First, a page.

These statistics hold true across all races, yet minorities are frequently not as connected with the resources necessary to address the problem.

February is Texas Eating Disorder Awareness Month (#TXEDMonth), and the last week of the month is National Eating Disorder Awareness Week (#NEDAwarenessWeek). In observation of this month and in conjunction with the Elisa Project, the DCT Teen Scene Players are bringing the issue of eating disorders to the stage.

“EAT (It’s Not About Food)” by Linda Daugherty dramatizes and decodes the baffling world of eating disorders in boys and girls through a series of scenes ranging from realistic to satirical to humorous.

The audience will meet Amy, a 14-year-old girl in a downward spiral with an eating disorder. Amy is ultimately hospitalized before she begins the difficult road to recovery. Her story is interwoven with other vignettes that reveal characters dealing with eating disorders and body image.

Joey, battling bulimia, recalls being teased by classmates and describes a frantic nighttime binge. A young wrestler learns the tricks of "making weight" from a teammate. With only her face and arms visible through a cardboard cutout of a thin, glamorous female TV star, a generic television actress celebrates her perfection. Another character relates the myriad reasons for overeating while being dressed in a "fat suit." "Fairly well recovered" Calorie Woman shares her compulsive counting as she relates the calories in a Starbucks latte. These and many more characters provide challenging dramatic and comedic moments.

At the end of each show, there is a talkback with experts from the Teen Scene Advisory Council and other area professionals.

Though “EAT (It’s Not About Food)” is recommended for ages 12 and up, parents of younger children are invited to attend. Mom of two, Sherry Ward says in her Open Letter to Parents, “I thought I was exempt from the issue of eating disorders because No. 1, my boys are so young, and No. 2, my sons are boys and eating disorders just happen to girls. I’m embarrassed to admit how wrong I am. Bring your teenagers, leave your younger kids at home or come by yourself. We can never learn enough when it comes to our kids.”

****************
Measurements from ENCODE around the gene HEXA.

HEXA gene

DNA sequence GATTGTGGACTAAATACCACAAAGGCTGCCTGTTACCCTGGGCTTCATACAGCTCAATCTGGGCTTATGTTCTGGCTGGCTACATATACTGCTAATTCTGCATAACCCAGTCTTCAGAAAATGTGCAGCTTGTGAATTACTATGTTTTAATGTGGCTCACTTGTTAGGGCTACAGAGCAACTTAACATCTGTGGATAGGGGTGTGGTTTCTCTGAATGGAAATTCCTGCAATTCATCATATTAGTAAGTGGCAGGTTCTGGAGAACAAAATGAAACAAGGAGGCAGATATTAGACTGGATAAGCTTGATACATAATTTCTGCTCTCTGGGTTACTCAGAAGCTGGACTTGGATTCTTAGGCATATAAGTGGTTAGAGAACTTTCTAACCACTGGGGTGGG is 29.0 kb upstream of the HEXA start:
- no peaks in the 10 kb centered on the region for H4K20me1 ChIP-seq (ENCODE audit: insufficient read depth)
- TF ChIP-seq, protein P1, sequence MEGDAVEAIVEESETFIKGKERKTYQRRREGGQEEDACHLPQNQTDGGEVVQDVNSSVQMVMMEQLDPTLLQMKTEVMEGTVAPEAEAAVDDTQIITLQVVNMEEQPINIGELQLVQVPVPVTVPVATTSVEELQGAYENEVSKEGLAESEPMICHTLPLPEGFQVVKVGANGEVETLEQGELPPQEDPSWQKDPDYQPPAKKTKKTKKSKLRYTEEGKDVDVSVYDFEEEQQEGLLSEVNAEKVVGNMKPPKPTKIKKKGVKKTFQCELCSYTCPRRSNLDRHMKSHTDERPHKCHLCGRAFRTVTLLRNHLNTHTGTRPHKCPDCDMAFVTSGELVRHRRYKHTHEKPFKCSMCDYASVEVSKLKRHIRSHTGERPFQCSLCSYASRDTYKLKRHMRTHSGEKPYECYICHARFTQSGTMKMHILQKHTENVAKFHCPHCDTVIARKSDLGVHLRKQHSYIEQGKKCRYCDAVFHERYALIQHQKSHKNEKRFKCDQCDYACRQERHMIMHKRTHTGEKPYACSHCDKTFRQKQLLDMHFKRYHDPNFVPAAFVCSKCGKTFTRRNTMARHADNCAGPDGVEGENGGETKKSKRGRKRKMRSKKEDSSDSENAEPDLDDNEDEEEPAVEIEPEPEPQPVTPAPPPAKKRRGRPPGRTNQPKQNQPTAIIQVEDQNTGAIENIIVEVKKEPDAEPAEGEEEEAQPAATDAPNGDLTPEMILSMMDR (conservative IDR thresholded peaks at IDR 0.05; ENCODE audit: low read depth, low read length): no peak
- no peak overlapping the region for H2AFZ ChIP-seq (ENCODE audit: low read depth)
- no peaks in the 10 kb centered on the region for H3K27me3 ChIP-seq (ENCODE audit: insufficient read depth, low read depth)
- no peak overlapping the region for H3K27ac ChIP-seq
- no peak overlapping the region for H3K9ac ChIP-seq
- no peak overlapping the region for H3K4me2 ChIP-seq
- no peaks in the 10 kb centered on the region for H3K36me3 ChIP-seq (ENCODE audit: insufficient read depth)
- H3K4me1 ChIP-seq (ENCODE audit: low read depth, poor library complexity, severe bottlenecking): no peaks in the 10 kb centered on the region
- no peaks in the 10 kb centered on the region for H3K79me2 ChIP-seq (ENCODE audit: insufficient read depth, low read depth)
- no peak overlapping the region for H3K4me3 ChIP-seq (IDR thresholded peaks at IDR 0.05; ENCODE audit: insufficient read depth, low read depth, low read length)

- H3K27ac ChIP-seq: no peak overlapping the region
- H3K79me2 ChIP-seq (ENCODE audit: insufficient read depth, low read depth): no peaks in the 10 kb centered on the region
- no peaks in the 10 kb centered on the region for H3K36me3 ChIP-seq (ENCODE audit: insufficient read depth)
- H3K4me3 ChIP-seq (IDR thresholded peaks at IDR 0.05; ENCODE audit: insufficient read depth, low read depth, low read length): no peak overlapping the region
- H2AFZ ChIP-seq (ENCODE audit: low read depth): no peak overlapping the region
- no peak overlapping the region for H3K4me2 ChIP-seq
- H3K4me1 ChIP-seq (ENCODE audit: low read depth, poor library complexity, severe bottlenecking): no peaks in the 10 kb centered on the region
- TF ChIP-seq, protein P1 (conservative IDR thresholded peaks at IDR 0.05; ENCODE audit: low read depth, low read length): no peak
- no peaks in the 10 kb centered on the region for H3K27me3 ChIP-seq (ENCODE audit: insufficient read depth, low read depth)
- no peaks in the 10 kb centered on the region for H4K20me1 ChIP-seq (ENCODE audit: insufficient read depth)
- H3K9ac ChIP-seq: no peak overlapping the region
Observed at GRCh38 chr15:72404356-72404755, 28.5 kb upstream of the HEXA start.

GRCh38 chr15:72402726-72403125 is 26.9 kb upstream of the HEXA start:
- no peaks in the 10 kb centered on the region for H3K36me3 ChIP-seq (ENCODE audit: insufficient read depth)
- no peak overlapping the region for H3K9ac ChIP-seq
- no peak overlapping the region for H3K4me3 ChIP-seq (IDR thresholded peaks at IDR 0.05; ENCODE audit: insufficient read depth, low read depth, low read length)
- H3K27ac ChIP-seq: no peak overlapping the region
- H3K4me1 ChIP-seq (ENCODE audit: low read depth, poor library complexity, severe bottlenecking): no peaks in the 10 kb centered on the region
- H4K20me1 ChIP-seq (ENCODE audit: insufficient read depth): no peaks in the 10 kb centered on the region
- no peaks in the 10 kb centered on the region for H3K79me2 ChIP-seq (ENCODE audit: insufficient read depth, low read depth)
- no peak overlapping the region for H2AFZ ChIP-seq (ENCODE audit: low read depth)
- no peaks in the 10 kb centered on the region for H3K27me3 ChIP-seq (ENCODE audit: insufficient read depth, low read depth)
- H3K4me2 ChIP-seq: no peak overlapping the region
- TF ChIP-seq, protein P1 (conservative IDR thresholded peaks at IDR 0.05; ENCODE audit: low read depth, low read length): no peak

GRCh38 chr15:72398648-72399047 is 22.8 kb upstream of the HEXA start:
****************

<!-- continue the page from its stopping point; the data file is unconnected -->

“EAT (It’s Not About Food)” is presented by DCT in conjunction with the Elisa Project and supported in part by The Hersh Foundation, Thomas and Diana Klein, and The Texas Commission on the Arts. “EAT (It’s Not About Food)” runs Feb. 10-19. Tickets are $16 for youths and adults and can be purchased at, or by calling 214-740-0051. All performances take place at the Rosewood Center for Family Arts, 5938 Skillman St., Dallas, 75231.

About Dallas Children’s Theater
Dallas Children’s Theater features professional actors performing for an annual audience of 250,000 young people and their families through mainstage productions (12 in the 2016-17 season), a national touring company and an arts-in-education program. As the only major organization in Dallas focusing solely on youth and family theater, DCT builds bridges of understanding between generations and cultures, instilling an early appreciation of literature, art and the performing arts in tomorrow’s artists and patrons. For more information on DCT, go to

Sources: 1 Eating Disorders Coalition. (2016). Facts About Eating Disorders: What The Research Shows

Media Contact: Jo Trizila, TrizCom PR o) 972-247-1369, c) 214-232-0078,